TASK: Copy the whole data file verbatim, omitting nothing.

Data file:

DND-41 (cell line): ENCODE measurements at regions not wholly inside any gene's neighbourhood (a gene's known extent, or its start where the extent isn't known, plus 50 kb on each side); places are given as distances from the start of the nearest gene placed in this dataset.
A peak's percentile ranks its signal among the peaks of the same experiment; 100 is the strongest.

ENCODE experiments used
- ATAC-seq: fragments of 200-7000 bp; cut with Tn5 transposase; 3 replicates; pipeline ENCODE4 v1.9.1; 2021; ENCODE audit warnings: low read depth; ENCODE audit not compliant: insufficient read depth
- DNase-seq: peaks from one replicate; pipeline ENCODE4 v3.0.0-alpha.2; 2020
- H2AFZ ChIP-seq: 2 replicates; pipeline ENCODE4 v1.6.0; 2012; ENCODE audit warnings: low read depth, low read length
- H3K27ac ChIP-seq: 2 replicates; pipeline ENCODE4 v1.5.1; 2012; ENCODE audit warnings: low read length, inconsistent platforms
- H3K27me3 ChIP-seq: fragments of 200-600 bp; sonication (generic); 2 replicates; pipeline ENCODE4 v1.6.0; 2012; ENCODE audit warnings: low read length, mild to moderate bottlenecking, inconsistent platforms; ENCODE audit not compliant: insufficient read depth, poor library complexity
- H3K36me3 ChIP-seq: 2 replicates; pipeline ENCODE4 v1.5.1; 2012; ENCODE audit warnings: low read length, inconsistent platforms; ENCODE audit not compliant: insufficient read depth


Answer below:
DND-41 (cell line): ENCODE measurements at regions not wholly inside any gene's neighbourhood (a gene's known extent, or its start where the extent isn't known, plus 50 kb on each side); places are given as distances from the start of the nearest gene placed in this dataset.
A peak's percentile ranks its signal among the peaks of the same experiment; 100 is the strongest.

ENCODE experiments used
- ATAC-seq: fragments of 200-7000 bp; cut with Tn5 transposase; 3 replicates; pipeline ENCODE4 v1.9.1; 2021; ENCODE audit warnings: low read depth; ENCODE audit not compliant: insufficient read depth
- DNase-seq: peaks from one replicate; pipeline ENCODE4 v3.0.0-alpha.2; 2020
- H2AFZ ChIP-seq: 2 replicates; pipeline ENCODE4 v1.6.0; 2012; ENCODE audit warnings: low read depth, low read length
- H3K27ac ChIP-seq: 2 replicates; pipeline ENCODE4 v1.5.1; 2012; ENCODE audit warnings: low read length, inconsistent platforms
- H3K27me3 ChIP-seq: fragments of 200-600 bp; sonication (generic); 2 replicates; pipeline ENCODE4 v1.6.0; 2012; ENCODE audit warnings: low read length, mild to moderate bottlenecking, inconsistent platforms; ENCODE audit not compliant: insufficient read depth, poor library complexity
- H3K36me3 ChIP-seq: 2 replicates; pipeline ENCODE4 v1.5.1; 2012; ENCODE audit warnings: low read length, inconsistent platforms; ENCODE audit not compliant: insufficient read depth